17.4  (11.1 - 24.1)

2.9 (0.6 - 6.0)

Morrison’s

349

75.8 (71.4 - 80.0)

22.0  (17.7 - 26.4)

11.2  (8.1 - 14.6)

Sainsbury’s

557

69.7  (65.8 - 73.5)

16.4  (13.3 - 19.6)

4.9  (3.1 - 6.8)

Tesco

1,235

66.5  (63.9 - 69.0)

12.8  (10.9 - 14.6)

4.0  (3.0 -5.2)

Waitrose

111

73.8  (65.0 - 82.1)

18.4  (10.8 - 26.7)

9.7  (3.8 - 16.3)

Others[2]

589

76.8  (73.3 - 80.1)

23.9  (20.5 - 27.4)

6.7  (4.8 - 8.8)

Total

4,011

72.8 (71.4 -74.2)

19.4 (18.2 - 20.6)

6.7 (5.9 - 7.5)

 

[1] The intention of the survey was to represent a full 12-month period (mid February 2014 – mid February 2015). However, owing to the practicalities of collecting the samples required, the survey had to be extended slightly into the first week of March 2015.

[2]The 'Others' category includes supermarkets where the market share was deemed small using the 2010 Kantar data: eg Lidl, Aldi, Iceland, plus convenience stores, independents, butchers etc.

Read the May 2015 news story

Cumulative results: first nine months (published February 2015)

Cumulative results for samples taken between February and November 2014 have been published, including results presented by major retailer.

The results to date show:

  • 19% of chickens tested positive for campylobacter within the highest band of contamination.*
  • 73% of chickens tested positive for the presence of campylobacter.
  • 7% of packaging tested positive for the presence of campylobacter. Only three out of more than 3,000 samples of packaging tested positive at the highest band of contamination.

*More than 1,000 colony forming units per gram (>1,000 cfu/g). These units indicate the degree of contamination on each sample.

More than 3,000 samples of fresh whole chilled chickens and packaging have now been tested. Data continue to show variations between the retailers but none is meeting the target for reducing campylobacter (see table below).

All results below are taken from the Official Statistics report for the survey, which can be found via the link below. This report gives a full explanation of the results and background to the methodology.

The FSA advises that the data for individual retailers have to be interpreted carefully. Confidence intervals are given for each retailer and the ‘others’ category. These show the likely range of the results allowing for the number of samples taken.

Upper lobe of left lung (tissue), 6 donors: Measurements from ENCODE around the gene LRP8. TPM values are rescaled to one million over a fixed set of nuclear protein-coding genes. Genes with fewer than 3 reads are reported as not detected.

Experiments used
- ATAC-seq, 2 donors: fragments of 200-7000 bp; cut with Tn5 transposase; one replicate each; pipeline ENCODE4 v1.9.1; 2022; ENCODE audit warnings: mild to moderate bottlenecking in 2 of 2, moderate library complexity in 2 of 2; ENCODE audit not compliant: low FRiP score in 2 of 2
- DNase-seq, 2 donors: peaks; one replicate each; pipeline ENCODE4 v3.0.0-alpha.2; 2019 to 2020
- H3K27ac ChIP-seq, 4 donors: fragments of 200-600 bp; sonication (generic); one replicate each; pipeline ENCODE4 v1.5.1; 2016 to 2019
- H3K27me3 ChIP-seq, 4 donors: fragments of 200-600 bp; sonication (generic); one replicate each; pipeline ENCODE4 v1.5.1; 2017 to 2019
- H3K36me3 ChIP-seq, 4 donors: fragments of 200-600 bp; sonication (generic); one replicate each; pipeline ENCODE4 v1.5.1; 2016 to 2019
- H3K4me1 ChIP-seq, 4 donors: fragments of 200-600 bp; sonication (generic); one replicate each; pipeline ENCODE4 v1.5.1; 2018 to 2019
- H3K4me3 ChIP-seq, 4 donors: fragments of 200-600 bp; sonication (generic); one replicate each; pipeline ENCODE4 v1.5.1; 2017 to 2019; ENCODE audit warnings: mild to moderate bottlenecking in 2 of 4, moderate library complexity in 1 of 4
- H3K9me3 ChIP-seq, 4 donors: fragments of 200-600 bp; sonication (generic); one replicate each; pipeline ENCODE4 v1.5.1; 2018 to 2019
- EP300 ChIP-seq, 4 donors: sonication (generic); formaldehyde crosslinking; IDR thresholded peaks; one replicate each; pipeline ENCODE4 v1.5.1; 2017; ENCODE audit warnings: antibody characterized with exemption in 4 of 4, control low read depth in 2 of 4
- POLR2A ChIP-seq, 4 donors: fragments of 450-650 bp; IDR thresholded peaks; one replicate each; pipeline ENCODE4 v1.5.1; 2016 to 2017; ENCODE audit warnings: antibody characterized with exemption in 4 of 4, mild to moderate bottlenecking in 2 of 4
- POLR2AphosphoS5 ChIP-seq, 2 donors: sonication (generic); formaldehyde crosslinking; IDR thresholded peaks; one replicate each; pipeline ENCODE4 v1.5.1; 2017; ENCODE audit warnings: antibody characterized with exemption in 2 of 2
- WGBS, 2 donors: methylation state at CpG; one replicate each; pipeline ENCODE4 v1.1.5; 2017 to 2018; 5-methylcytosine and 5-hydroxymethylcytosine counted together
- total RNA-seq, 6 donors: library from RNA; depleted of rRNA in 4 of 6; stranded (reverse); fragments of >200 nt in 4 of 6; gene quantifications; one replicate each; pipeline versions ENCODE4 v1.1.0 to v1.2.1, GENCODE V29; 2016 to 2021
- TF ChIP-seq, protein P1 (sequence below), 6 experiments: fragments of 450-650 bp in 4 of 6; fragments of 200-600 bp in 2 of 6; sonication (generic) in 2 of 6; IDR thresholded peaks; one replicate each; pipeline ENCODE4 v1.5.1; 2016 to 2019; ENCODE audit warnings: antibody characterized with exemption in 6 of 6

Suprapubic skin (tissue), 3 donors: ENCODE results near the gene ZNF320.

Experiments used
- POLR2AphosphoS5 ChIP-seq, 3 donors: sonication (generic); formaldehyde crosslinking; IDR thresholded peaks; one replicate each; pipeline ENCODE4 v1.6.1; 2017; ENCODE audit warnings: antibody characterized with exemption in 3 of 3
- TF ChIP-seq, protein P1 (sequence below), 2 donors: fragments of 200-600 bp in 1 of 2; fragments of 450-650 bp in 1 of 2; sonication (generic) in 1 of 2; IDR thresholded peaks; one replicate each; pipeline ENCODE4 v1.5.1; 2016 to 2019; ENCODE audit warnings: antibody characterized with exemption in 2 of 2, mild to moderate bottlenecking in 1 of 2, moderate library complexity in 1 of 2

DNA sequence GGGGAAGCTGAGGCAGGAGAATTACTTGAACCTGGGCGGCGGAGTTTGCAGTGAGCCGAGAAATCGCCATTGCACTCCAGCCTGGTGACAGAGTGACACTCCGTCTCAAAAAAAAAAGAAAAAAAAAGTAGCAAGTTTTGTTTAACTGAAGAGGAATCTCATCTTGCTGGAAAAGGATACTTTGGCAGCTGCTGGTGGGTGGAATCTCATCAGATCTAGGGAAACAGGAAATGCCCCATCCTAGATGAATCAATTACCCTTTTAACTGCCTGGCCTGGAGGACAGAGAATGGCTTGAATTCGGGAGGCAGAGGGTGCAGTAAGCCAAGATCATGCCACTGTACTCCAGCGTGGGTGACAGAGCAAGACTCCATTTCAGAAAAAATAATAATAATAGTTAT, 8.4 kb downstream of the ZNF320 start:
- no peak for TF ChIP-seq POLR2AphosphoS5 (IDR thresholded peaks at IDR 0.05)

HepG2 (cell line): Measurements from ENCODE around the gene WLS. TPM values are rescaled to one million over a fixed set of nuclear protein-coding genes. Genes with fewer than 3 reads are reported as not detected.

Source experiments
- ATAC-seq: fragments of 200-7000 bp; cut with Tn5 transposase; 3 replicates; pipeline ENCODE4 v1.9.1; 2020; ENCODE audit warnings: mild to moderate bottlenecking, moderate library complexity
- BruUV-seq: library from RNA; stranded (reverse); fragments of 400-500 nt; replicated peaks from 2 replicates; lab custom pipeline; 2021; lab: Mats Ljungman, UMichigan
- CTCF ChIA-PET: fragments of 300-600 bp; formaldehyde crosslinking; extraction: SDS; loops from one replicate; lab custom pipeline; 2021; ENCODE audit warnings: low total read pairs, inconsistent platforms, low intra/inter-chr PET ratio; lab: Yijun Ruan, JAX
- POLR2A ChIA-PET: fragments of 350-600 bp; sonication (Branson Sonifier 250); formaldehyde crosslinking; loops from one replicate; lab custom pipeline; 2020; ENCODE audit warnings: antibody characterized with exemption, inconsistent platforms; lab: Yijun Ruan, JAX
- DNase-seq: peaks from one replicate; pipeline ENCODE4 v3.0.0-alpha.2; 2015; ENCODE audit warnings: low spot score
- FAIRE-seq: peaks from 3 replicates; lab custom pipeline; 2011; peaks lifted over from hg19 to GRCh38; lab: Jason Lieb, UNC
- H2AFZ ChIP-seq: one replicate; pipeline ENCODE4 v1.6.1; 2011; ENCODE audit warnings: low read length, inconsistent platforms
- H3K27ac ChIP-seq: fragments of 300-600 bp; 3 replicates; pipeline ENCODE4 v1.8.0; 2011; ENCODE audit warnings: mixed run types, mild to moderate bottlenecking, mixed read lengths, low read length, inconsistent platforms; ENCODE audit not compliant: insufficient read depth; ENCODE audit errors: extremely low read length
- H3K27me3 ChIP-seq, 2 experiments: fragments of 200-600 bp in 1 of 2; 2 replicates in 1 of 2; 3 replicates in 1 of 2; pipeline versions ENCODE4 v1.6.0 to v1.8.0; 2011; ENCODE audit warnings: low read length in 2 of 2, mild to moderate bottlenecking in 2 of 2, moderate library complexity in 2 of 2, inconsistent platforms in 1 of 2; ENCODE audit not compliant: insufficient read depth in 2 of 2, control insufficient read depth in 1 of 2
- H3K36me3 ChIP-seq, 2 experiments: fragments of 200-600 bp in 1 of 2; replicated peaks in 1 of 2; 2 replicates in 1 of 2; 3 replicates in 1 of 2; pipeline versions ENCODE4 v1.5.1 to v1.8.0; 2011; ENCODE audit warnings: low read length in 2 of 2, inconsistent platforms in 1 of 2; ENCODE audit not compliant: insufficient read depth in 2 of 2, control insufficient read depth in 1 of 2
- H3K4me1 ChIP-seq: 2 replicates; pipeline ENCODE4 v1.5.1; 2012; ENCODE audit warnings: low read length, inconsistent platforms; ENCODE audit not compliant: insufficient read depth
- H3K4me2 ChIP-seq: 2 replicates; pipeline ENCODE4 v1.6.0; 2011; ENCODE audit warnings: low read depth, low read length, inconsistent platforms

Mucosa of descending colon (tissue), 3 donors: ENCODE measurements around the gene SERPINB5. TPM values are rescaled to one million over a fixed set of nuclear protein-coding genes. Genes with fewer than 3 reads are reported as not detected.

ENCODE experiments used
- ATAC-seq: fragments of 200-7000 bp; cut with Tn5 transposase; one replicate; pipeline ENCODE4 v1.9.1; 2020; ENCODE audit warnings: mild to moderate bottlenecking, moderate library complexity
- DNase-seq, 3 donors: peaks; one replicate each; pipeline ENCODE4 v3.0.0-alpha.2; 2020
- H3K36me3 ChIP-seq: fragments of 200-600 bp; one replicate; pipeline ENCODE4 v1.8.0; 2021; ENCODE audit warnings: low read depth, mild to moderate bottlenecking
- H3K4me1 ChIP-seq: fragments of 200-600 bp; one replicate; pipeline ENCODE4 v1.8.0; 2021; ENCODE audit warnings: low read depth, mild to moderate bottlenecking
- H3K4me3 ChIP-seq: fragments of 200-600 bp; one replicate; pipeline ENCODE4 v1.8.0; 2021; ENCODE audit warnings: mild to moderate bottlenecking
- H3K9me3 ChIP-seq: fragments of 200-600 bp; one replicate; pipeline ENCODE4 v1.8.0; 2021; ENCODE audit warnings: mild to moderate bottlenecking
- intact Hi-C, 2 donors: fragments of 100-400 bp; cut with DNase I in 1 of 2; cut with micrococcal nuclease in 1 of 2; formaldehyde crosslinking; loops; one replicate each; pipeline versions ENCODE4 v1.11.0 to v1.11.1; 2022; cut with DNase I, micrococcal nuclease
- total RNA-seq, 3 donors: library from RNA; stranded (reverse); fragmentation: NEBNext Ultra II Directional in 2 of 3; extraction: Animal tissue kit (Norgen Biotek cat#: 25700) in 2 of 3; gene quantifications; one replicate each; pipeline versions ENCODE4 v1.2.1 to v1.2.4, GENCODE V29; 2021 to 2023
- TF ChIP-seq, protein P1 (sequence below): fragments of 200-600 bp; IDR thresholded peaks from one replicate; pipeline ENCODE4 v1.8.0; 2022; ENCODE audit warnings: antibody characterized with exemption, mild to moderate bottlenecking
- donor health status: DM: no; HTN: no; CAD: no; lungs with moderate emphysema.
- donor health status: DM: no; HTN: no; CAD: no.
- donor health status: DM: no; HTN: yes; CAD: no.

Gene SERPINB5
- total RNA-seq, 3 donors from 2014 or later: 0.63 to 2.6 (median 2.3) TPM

The 95% confidence intervals means that we would expect the true prevalence to fall within the lower and upper confidence limits 95% of the time. A key factor in the width of this interval is the sample size. Those retailers with a relatively low market share have a low sample size and correspondingly wide confidence intervals.

The results show, taking the confidence intervals into account, that Tesco is the only one of the main retailers which has a lower incidence of chicken contaminated with campylobacter at the highest level (>1,000 cfu/g), compared to the industry average.  Asda is the only main retailer which has a higher incidence of chicken that is contaminated by campylobacter at the highest level, compared to the industry average. However, the results suggest that none of the retailers is achieving the joint industry target for reducing campylobacter.

Retailer

Number of
samples

% skin samples positive for campylobacter (95% confidence interval)

% skin samples
>1,000 cfu/g campylobacter (95% confidence interval)

% pack samples positive for campylobacter (95% confidence interval)

Asda

491

78.9  (75.2 - 82.4)

31.1  (27.0 - 35.2)

13.0  (10.1 - 16.1)

Co-op

274

75.6  (70.2 - 80.6)

16.4  (12.3 - 20.9)

4.4  (2.1 - 7.0)

M&S

103

72.2  (63.0 - 80.7)

20.7  (13.0 - 29.1)

3.8  (0.8 - 8.1)

Morrison’s

271

76.2  (71.4 - 80.9)

22.9  (18.0 - 28.0)

13.3  (9.5 - 17.4)

Sainsbury’s

451

69.6  (65.4 - 73.7)

14.3  (11.2 - 17.6)

4.0  (2.3 - 6.0)

Tesco

925

68.2  (65.3 - 71.1)

12.3  (10.2 - 14.4)

4.1  (2.9 -5.4)

Waitrose

96

71.7  (62.1 - 80.5)

15.6  (8.5 - 23.7)

6.2  (2.1 - 11.7)

Others[1]

450

76.9  (72.9 - 80.7)

23.2  (19.4 - 27.2)

6.8  (4.6 - 9.2)

Total

3,061

72.9 (71.4 -74.5)

18.9 (17.5 - 20.3)

6.8 (5.9 - 7.7)

 

[1] The ‘Others’ category includes supermarkets where the market share was deemed small using the 2010 Kantar data: eg Lidl, Aldi, Iceland, plus convenience stores, independents, butchers etc.